As the US population ages, manufacturers of consumer goods are realizing that many customers may not be as nimble-fingered or sharp-sighted as they once were. To help product designers and engineers address those changing requirements, researchers at the Georgia Tech Research Institute (GTRI), Atlanta, have been developing evaluation methods and design techniques to identify and address the needs of all consumers, including those with functional limitations.
GTRI’s latest product is a pair of arthritis simulation gloves, which reproduce the reduction in functional capacity experienced by people with arthritis. The gloves are designed to help those responsible for consumer products better understand how arthritis affects a person’s ability to grasp, pinch, turn, lift, and twist objects.
"A product manager or designer can put these gloves on and attempt to open their company’s products or packaging," said GTRI principal research scientist Brad Fain, in a statement. "If they are unable to open a product or package, then chances are high that people with moderate to severe symptoms of arthritis will also have difficulty opening it."
The gloves can be used with a variety of consumer products, including medicine bottles, beverage containers, office supplies, medical devices, vehicles, cell phones, and more. They can also be used with many different types of packaging, including clamshell packages, cardboard boxes, cereal containers, and foil packages.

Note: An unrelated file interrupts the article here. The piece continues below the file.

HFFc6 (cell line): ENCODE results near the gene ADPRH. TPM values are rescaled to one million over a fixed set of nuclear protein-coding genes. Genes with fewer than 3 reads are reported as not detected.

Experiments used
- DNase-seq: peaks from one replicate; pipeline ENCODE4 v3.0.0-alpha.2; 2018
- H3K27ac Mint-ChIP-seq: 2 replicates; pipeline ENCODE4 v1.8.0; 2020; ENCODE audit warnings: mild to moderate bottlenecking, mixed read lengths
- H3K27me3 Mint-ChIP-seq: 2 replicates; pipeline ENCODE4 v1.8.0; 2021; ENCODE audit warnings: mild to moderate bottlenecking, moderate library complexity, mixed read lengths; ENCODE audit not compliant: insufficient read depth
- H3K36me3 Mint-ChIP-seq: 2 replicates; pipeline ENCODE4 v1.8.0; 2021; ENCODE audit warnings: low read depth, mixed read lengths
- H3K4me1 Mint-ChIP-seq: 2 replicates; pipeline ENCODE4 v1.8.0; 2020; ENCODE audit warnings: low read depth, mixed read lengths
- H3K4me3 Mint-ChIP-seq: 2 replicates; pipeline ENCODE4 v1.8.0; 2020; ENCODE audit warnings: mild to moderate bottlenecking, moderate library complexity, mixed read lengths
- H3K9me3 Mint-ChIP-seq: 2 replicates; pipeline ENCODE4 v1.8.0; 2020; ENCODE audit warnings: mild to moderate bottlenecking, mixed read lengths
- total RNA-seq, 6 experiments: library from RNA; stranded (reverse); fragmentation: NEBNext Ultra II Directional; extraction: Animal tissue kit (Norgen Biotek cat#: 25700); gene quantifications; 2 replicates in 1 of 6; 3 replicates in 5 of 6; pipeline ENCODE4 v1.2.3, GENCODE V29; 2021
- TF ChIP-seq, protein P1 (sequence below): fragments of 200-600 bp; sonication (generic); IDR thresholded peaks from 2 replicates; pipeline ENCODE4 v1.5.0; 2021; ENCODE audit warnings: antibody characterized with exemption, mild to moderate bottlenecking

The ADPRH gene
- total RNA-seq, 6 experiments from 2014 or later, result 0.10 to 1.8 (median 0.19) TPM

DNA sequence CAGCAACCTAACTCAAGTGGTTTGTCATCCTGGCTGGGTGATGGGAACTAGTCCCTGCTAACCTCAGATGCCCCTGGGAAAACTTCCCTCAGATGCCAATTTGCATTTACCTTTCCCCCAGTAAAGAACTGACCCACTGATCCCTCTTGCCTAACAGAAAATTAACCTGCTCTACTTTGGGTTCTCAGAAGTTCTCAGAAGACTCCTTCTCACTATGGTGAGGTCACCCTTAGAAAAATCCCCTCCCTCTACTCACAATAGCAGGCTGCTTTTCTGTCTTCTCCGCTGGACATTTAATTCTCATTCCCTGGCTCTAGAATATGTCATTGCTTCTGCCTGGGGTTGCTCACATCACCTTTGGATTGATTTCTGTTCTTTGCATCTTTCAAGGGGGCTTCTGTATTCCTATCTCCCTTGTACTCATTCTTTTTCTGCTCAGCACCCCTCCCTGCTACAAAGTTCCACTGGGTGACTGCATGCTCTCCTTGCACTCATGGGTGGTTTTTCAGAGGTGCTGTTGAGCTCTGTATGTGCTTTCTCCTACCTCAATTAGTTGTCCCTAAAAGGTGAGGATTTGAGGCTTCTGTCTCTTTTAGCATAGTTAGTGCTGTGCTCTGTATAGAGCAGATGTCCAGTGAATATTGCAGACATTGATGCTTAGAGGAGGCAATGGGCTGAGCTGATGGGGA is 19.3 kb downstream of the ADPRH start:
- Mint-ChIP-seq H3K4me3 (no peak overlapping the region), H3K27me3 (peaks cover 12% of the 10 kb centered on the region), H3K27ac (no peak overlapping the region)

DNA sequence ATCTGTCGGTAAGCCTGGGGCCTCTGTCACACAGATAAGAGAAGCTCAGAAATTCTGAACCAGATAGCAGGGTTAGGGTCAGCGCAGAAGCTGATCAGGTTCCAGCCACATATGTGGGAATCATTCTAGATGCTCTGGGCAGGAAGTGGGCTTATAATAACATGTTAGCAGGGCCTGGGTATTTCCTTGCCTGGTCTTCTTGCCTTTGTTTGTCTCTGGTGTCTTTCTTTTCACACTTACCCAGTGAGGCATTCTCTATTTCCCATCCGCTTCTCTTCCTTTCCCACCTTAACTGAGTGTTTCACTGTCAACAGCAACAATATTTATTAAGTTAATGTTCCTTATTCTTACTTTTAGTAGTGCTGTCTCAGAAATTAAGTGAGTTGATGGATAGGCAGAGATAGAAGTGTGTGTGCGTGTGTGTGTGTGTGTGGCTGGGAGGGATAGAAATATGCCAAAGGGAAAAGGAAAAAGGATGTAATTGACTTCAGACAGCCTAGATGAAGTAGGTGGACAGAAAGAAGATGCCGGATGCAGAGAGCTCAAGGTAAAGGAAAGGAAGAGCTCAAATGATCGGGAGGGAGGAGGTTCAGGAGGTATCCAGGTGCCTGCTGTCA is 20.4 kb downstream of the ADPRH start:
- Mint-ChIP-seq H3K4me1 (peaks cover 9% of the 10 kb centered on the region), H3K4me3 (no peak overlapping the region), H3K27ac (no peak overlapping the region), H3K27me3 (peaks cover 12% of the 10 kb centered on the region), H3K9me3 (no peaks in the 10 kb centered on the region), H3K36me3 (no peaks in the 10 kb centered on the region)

Three companies, including Kraft Foods, are using the gloves in-house.
The gloves were designed to reduce a wearer’s functional ability to grasp something and either pull or rotate it by 33 to 50%. They also stiffen an individual’s finger joints and restrict the range of motion of his or her fingers. To create the finger stiffness and reduced finger strength experienced by individuals with arthritis, the gloves were designed with metal wires between layers of neoprene and other fabrics.
In addition to identifying ease of use issues with products, the gloves are also intended to raise awareness about issues faced by people with disabilities and to support programs focused on ease of use in design. The Arthritis Foundation in the United States and Arthritis Australia are using the gloves for such educational purposes.
The gloves can be purchased alone, or as part of GTRI’s disability awareness kit, which also includes a low-vision simulation kit, a finger strength simulation kit, and a CD training program. The finger strength simulation kit consists of finger exercises that are calibrated to certain amounts of force recommended for packaging, and the training program teaches individuals how to use the gloves.
The gloves were created through funding by GTRI’s independent research and development program. For more information, visit http://www.gtri.gatech.edu/facilities/aef.